Cuomo extends eviction, foreclosure protections to 2021

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ALBANY – Gov. Andrew M. Cuomo on Monday announced he will extend the eviction moratorium – set to expire Oct. 1 – to next year, continuing protections for tenants as well as homeowners who have been unable to pay rent and mortgage during the public health crisis.

Cuomo said he will sign an executive order extending the eviction moratorium, known as the Tenant Safe Harbor Act, to Jan. 1, 2021. This also protects homeowners from foreclosure for nonpayment of mortgage during the coronavirus pandemic.

“I want people to have fundamental stability in their lives,” Cuomo said during a press call on Monday.

The extended protection builds on an extension Cuomo approved recently to protect commercial tenants and property owners from eviction or foreclosure. Protection for commercial property owners and tenants extends to Oct. 20.

Affordable housing advocates have called for the moratorium to be extended at least until the end of the year as New Yorkers still struggle to cover rent. Unemployment remains high in the Empire State and has impacted communities of color the hardest, while the virus has also ravaged these communities disproportionately.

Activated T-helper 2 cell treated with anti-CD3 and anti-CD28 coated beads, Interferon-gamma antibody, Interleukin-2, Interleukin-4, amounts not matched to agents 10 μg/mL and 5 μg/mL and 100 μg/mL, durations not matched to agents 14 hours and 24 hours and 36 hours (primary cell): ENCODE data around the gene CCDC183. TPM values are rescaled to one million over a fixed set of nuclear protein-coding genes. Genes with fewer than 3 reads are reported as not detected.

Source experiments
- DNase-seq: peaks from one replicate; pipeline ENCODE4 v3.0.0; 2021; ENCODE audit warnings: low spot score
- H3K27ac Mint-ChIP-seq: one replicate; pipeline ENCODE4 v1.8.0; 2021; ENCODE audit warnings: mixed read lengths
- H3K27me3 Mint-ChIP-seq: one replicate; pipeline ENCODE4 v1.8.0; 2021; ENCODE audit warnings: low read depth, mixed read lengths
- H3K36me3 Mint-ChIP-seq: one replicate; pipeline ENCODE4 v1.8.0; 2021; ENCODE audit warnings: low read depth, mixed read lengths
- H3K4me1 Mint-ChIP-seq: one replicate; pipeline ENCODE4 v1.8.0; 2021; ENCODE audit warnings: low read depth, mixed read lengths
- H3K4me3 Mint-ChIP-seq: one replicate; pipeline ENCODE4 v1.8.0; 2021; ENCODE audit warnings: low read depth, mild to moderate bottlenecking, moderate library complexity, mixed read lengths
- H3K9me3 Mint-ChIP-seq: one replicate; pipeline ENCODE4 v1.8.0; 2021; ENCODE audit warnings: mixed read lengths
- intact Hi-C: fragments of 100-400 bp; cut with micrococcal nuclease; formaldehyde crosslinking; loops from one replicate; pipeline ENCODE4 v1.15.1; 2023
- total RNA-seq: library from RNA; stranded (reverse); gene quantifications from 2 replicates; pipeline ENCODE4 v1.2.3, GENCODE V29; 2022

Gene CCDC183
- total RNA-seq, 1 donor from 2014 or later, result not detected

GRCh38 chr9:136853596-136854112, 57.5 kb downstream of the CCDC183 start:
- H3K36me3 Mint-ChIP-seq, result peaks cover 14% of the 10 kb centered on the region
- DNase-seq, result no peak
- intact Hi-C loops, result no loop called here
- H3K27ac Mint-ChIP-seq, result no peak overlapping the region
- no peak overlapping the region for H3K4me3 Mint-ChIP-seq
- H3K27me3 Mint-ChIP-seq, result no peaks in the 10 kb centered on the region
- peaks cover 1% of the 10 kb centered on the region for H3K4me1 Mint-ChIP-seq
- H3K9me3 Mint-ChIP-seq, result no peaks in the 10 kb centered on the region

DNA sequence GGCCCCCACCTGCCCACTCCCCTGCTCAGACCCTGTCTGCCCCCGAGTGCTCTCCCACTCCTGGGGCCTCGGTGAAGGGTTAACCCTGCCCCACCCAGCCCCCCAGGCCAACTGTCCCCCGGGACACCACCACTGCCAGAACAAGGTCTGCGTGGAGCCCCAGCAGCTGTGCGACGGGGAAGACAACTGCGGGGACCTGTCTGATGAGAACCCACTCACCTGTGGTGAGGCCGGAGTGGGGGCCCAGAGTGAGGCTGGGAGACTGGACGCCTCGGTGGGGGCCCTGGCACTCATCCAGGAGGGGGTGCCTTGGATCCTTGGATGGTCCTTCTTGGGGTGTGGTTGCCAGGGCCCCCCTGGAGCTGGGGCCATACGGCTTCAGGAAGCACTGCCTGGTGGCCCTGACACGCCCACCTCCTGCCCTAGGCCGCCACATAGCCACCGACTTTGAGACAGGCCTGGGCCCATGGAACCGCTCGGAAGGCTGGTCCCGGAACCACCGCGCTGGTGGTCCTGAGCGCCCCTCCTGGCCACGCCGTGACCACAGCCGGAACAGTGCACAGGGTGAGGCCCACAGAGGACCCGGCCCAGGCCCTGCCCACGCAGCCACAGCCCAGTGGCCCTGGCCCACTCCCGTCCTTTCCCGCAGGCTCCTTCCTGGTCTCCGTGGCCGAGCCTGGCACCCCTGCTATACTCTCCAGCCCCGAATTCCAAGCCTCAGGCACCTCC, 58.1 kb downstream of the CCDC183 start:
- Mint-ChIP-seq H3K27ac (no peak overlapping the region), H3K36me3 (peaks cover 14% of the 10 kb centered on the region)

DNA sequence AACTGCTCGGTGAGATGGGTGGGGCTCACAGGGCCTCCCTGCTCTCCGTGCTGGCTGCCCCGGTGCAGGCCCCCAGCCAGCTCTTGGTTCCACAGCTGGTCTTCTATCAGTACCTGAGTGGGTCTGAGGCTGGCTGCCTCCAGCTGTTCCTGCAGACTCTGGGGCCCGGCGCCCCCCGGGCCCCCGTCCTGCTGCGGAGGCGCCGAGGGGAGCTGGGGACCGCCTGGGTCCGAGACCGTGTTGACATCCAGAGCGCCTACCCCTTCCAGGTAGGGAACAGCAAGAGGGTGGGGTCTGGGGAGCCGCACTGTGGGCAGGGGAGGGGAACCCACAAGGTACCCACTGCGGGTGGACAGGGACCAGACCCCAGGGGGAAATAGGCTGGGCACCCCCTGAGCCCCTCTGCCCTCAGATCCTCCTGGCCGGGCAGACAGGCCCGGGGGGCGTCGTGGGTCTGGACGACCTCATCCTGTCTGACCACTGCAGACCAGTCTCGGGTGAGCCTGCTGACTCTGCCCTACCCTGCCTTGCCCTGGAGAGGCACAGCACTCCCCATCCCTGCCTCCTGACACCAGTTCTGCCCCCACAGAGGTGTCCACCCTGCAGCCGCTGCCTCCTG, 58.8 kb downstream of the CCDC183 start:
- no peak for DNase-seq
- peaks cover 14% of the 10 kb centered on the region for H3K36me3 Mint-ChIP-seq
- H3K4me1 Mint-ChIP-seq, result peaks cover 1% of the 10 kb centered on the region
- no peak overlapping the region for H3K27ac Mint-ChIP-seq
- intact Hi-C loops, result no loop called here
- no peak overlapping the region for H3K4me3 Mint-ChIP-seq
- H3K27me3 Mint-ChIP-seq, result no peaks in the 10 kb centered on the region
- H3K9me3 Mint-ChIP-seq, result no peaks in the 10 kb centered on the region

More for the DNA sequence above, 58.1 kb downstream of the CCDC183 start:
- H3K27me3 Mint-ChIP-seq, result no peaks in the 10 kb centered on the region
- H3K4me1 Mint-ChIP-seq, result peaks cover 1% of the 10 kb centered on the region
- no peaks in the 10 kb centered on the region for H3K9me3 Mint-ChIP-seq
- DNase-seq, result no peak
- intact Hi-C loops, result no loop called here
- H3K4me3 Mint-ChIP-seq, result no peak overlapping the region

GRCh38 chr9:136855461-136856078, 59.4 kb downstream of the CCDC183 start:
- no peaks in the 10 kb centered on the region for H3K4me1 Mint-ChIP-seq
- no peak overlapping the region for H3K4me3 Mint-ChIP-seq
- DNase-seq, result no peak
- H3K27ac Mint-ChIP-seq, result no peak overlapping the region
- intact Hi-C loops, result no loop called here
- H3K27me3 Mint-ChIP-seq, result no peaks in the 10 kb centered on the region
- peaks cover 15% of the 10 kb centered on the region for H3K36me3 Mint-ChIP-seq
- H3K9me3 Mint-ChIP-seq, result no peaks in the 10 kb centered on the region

Sen. Brian Kavanagh, who chairs the Senate’s Committee on Housing, Construction and Community Development, has introduced legislation that would extend the moratorium until Jan. 20, 2021, but it has yet to be acted on by the Legislature.

Meanwhile, New Yorkers who applied for a slice of the $100 million made available to assist those struggling to pay rent slowly began receiving that assistance earlier this month, but how much is ultimately provided and whether it covers a tenant’s payment obligation is unclear. The state Division of Homes and Community Renewal has remained mum on the status of the rental assistance program outside of confirming over 90,000 applications had been received.

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